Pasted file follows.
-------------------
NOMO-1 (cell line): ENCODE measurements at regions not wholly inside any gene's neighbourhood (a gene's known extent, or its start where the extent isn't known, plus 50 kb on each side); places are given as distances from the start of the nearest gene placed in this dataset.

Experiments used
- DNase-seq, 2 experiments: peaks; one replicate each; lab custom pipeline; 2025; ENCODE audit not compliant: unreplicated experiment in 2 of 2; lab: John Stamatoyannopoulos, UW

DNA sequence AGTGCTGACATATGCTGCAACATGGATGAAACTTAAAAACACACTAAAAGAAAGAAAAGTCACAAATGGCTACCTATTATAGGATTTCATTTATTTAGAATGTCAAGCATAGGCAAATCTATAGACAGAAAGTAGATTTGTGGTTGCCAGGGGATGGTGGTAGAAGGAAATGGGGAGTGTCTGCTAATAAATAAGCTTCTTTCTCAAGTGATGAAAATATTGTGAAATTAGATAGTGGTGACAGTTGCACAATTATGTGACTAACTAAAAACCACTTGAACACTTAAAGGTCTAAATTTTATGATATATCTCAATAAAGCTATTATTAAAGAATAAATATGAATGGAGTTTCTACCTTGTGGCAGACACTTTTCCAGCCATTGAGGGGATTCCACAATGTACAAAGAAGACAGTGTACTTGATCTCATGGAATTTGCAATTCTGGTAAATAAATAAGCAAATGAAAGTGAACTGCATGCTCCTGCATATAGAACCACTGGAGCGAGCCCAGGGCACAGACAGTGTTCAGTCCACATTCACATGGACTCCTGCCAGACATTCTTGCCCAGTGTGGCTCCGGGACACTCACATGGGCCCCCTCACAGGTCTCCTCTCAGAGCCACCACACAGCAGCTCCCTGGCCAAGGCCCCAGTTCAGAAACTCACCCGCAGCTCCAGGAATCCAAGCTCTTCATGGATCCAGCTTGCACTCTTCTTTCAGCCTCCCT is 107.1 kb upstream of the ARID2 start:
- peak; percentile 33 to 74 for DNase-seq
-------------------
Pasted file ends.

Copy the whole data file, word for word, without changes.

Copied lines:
NOMO-1 (cell line): ENCODE measurements at regions not wholly inside any gene's neighbourhood (a gene's known extent, or its start where the extent isn't known, plus 50 kb on each side); places are given as distances from the start of the nearest gene placed in this dataset.

Experiments used
- DNase-seq, 2 experiments: peaks; one replicate each; lab custom pipeline; 2025; ENCODE audit not compliant: unreplicated experiment in 2 of 2; lab: John Stamatoyannopoulos, UW

DNA sequence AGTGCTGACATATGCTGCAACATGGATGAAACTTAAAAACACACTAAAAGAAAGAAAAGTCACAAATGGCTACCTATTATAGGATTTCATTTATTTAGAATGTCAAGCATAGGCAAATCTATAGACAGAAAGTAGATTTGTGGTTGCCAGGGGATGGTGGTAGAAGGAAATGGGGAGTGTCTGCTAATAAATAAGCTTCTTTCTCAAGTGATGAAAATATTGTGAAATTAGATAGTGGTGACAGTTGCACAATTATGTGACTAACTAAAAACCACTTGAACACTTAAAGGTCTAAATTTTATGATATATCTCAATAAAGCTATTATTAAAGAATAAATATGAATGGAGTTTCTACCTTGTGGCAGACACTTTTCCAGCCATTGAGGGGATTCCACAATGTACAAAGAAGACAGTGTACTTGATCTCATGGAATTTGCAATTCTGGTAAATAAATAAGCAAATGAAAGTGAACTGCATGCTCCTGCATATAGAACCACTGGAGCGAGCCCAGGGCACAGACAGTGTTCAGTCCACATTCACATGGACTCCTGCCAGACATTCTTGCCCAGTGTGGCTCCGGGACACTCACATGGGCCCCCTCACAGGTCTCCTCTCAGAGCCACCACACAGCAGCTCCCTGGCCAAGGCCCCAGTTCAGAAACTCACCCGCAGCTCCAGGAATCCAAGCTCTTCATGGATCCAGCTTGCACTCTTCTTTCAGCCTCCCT is 107.1 kb upstream of the ARID2 start:
- peak; percentile 33 to 74 for DNase-seq